originals\ Feb 28, 2014 at 8:30 pm

Building the perfect team in Bravely Default


In Bravely Default, the right team makes all the difference. A boss that once seemed impossible to defeat can be steamrolled with the right lineup. Once you figure out the perfect combinations of jobs and subjobs, you'll feel like you're playing a different game.

Unfortunately, there's no one combination that'll work against every enemy. To succeed, you'll need to understand all 24 of the game's jobs and how they work together. Finding the right lineup normally takes experimentation, but this guide should help to eliminate some of the guesswork.

Physical Attackers

Bravely Default Pirate

In the early stages of the game, the Monk will be your best friend. It's got high HP, can dish out solid damage, and can get rid of nasty status effects with the Inner Alchemy ability. Later on, you'll probably want to swap your Monk out with a Pirate. The Pirate is able to dish out tons of damage, and its stat lowering attacks are incredibly useful. Combine that with the right equipment, and you'll be mopping the floor with many a baddie.

However, you shouldn't rely on these two jobs alone. Several other physical attackers can be invaluable in the right fight. The Ranger's targeting abilities work beautifully when fighting against a boss in that enemy family. A Valkyrie can avoid devastating attacks with moves like jump, and can attack multiple enemies with ease. The Ninja's high speed and evasion makes it one of the strongest classes in the game.

You should also give some consideration to the Dark Knight. It's extremely dangerous, but if you build a team around it, it can do incredible things.


Bravely Default Spiritmaster

While some support classes are better as secondary jobs, others are quite potent in their own right. This is particularly true of Spiritmaster, the strongest support class in the game. When you combine it with white magic, you'll be able to protect and heal your team beautifully.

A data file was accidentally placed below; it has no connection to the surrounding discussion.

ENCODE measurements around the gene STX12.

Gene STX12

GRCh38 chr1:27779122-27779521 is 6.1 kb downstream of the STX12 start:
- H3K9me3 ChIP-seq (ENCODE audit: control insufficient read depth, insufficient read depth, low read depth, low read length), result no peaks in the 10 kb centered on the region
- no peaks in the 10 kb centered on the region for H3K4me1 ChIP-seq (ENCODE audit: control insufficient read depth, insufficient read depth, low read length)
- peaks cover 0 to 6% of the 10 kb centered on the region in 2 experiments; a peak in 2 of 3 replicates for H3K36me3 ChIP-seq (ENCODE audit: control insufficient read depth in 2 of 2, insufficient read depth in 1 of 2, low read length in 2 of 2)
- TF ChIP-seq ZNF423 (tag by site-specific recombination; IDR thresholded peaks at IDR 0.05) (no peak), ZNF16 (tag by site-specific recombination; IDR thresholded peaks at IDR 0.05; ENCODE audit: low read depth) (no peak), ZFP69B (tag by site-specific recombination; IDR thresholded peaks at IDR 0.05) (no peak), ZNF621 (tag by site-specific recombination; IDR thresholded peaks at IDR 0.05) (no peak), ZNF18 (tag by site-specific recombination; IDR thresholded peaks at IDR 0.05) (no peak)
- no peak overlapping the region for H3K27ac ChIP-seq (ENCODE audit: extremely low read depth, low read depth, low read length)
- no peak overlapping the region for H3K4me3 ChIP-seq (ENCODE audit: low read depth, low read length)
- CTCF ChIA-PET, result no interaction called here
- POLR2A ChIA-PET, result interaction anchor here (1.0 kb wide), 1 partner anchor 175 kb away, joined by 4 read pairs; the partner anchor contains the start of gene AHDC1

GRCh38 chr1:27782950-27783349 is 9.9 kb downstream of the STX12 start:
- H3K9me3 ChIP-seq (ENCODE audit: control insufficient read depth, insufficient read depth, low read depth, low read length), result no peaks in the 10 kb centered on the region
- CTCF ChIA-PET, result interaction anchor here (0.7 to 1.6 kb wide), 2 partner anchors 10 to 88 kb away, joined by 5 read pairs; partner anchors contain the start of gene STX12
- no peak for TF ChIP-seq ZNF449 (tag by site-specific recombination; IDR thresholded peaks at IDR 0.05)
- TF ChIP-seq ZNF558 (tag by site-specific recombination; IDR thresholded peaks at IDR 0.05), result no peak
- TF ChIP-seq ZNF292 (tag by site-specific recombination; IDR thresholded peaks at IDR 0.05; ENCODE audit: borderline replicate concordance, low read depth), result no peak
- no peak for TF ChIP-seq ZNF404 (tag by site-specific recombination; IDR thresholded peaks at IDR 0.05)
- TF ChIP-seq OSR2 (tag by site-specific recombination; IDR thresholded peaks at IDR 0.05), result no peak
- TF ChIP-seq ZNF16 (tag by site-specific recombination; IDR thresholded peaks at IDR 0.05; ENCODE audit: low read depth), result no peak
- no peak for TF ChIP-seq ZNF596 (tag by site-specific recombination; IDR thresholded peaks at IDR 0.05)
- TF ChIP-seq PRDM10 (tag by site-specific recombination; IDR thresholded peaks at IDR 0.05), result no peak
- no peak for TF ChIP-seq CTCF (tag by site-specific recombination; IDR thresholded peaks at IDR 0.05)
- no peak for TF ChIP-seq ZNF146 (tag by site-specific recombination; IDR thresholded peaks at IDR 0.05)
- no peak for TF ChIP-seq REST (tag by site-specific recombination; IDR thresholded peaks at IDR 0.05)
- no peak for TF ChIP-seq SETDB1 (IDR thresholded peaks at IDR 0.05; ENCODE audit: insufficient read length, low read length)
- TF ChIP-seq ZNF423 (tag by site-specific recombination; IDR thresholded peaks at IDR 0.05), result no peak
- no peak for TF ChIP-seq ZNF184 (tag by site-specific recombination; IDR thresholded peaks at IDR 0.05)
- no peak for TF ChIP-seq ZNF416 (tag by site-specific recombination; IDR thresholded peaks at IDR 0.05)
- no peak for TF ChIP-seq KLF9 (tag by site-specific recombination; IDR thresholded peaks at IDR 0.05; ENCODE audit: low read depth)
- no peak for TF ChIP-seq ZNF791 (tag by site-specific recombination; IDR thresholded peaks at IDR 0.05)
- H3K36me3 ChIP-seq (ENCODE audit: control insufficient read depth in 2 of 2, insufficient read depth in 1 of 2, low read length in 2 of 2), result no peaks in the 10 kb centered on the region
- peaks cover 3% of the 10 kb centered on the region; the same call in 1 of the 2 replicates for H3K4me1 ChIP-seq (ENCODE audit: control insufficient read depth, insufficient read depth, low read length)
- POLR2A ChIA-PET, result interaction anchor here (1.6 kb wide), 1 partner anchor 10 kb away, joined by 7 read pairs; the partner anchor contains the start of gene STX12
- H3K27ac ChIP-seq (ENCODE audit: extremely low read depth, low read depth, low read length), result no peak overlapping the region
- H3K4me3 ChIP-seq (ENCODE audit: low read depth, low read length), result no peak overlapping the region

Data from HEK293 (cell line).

Support classes can also make fantastic tanks. Knights may be slow, but they have tons of HP and can protect your team while dishing out decent damage. The Swordmaster's Free Lunch is incredibly useful, especially during long, drawn out battles. If you have a good understanding of your enemy, it's also a class that can deal a lot of damage.

Some of the most useful support jobs need a little extra effort to work well. This is particularly true for the Salve-Maker, which can only live up to its potential when Norende has been fully restored. Getting all the compounds you need is expensive, but the results are more than worth it. No job can protect your team and exploit enemy weaknesses quite like the Salve-Maker can.


Bravely Default Arcanist

If you can manage your MP, casters make fantastic damage dealers. Black Mages are more than just a starter class, and they can dish out elemental damage and debuffs with equal ease. Arcanists allow you to take full advantage of status conditions and weaken your enemy while inflicting damage through dark damage.

While you gain access to the Summoner class early on, the high MP cost of summons make it hard to use well until much later in the game. You'll also be waiting on the Conjurer job, which is one of the last classes you'll unlock in the game. Together, the two jobs can get you past some very tough enemies.

If you find magic to be unreliable, you may want to opt for a physical attacker/caster combo. Later in the game, Monk pairs very nicely with a number of casting classes, particularly Time Mage. It's a surprisingly versatile combination that can do more damage than you might think.

Choosing the Right Subjob

Bravely Default spell fencer

Picking the perfect subjob for each class can be extremely difficult. There are tons of fantastic combinations and only four characters to use them on. The Freelancer job, which has access to the invaluable Examine ability, makes things even trickier.

Unless you have a specific combination in mind, you'll want to give the Freelancer subjob to one of your Physical Attackers. They'll be able to take full advantage of the Mimic ability, and won't rely on secondary abilities the way other classes will. When you're finally able to unlock the Freelancer's full potential, you'll be able to pair it with almost anything.

If you're using a Ninja in your party, pair it with a Spell Fencer. It's one of the most popular combos in the game for a reason. It's a great way to exploit enemy weaknesses and land critical hit after critical hit.

When it comes to your healer, you have a number of options. The Spiritmaster/White Mage combo is hard to beat when it comes to keeping your party alive, but a Salve-Maker/White Mage combination can equally potent as long as you're comfortable with compounding.

Free Lunch makes Swordmaster the ultimate subjob for casters, but it's not your only option. Conjurer has a number of abilities that help with MP management, and it pairs nicely with jobs other than Summoner. Any casting class works well as a Conjurer subjob, and abilities like Obliterate can make portions of the late game less tedious.

Don't be afraid to test out unusual combinations. I've had a tremendous amount of success with the Vampire/Dark Knight pairing, and a Performer/Freelancer is an absolute blast to play. Some classes work terribly together, but others are far better than you might think.

About The Author
Mandi Odoerfer RPG lover. Boss fighter. Definitely not Daredevil.
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